6. 6. Likely inspired by the popularity of Disney “hero,” Captain Jack Sparrow, pirate-themed destinations are getting hotter. Lured by history (or maybe the halberd axes, pistols and home-sewn underwear), consumers are investing in piracy as a serious pastime. In fact, there are 30 national re-enactment groups today, compared with only nine groups 15 years ago. For pirate enthusiasts, themed vacations are popular. Tybee Island, Georgia, officials estimate their local pirate festival brings in $2.6 million tourism dollars. Cayman Islands’ 11-day annual “pirate invasion” is chock-full of entertainment venues, costumes, games and fireworks. The learn-a-little/live-a-little combo vacation offers something for everyone and every interest level. Themed trips offer the epitome of traveling: escape from reality, new experiences and, of course, a little pretend play. Source: Iconoculture and Disney (picture) 6
  7. 7. Conde Nast Traveler, has launched a mobile Web site featuring a global tipping guide. Sponsored by Verizon Wireless, the Conde Nast Traveler Tipping Guide offers gratuity etiquette advice to travelers. Mobile users can visit the site and search for the local tipping custom by country. A spokesperson said “Conde Nast Traveler is the leading travel publisher in the world and consistently hears from our readers questions about tipping from around the globe; where to tip, who to tip and how much to tip?” Source: and Corbis (picture) 7
  8. 8. Expedia Media Solutions, the advertising sales division of Expedia, Inc., has introduced a new behavioral marketing product called PassportAds, which gives advertisers an effective way to reach in-market travel consumers throughout the trip purchasing lifecycle. reaches 50% of all online travel shoppers, allowing PassportAds to deliver unparalleled reach to this highly qualified audience across the Internet using anonymous visitor data. The first program of its kind in travel advertising, PassportAds anonymously identifies in-market travelers through quot;explicitquot; search behaviors, such as a search for hotels in Hawaii. PassportAds then uses this anonymous search data to build segments of highly qualified travel shoppers, and targets them with controlled frequency throughout their decision-making lifecycle. Unlike typical contextual buys, advertisers can appear in front of these audience segments anywhere online. Source: AP News 8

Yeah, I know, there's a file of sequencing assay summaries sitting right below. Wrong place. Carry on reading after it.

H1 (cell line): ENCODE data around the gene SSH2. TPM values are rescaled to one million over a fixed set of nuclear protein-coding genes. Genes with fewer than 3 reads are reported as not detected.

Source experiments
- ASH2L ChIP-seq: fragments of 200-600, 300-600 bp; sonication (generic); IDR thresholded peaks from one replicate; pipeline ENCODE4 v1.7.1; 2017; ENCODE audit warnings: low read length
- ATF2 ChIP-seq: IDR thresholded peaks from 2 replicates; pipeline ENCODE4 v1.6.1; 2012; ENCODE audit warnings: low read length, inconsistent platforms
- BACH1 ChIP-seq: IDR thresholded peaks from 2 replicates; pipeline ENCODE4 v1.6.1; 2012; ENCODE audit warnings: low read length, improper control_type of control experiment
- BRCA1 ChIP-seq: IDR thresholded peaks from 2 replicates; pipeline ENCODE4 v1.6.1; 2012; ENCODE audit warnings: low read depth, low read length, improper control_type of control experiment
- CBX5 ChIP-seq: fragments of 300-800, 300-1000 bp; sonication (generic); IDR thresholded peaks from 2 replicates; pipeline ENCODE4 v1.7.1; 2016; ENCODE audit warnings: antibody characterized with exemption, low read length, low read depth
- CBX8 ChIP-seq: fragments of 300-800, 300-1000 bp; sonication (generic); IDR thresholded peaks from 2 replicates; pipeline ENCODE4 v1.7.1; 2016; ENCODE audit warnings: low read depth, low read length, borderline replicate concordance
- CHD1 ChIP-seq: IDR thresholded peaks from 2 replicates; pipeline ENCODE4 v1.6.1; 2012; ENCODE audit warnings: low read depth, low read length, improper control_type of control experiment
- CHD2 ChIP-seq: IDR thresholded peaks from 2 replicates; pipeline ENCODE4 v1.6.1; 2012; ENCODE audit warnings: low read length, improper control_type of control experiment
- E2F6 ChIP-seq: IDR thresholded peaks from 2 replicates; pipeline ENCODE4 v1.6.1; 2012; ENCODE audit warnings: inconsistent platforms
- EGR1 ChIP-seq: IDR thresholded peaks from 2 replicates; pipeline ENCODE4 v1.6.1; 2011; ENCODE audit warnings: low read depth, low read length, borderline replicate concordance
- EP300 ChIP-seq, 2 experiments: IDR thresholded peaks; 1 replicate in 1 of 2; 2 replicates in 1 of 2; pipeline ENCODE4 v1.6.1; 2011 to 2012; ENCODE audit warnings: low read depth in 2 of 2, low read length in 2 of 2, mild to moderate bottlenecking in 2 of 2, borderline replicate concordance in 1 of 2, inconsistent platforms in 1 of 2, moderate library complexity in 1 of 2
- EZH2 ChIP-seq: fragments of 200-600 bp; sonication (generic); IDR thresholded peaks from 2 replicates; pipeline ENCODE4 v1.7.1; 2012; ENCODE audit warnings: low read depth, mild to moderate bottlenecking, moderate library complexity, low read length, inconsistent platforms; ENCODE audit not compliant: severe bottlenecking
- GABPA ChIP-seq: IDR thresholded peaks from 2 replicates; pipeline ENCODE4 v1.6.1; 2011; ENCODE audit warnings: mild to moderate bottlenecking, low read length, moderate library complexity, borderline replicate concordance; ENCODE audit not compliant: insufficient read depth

9. 9. New online booking service RideCharge believes receipts are just extra baggage for the business traveler. RideCharge users can book taxis, sedans and shuttles online or via mobile phone. Fares can be paid using the same method, so cashless cab riders don’t have to head for the nearest ATM in order to make good on their fare. RideCharge amps the convenience factor even more with its E- receipt system, ensuring any traveler expensing their fare back to company headquarters needn’t waste time asking for a receipt. The busy business traveler has enough on their mind without worrying about small details like having cash on hand or saving receipts for reimbursement. RideCharge joins the online travel bandwagon with simple solutions that merge convenience and travel technology. Source: Iconoculture 9
  10. 10. Newspaper writer Paul Smith is looking for a tweet deal. The U.K. resident hopes to utilize the power of Twitter to travel around the globe in 30 days. The self-imposed rules: Housing options are procured by Tweet alone • He can only plan three days ahead • Money is just for food and drink • Must choose among Tweet offers within 48 hours • Stuck with no transit help extended after two days? Mission over • Smith’s adventure spotlights utilizing a virtual network in a real-world application. More consumers are cultivating virtual relationships (personal, professional and even with brands) that have a visceral impact on their everyday life. Source: Iconoculture 10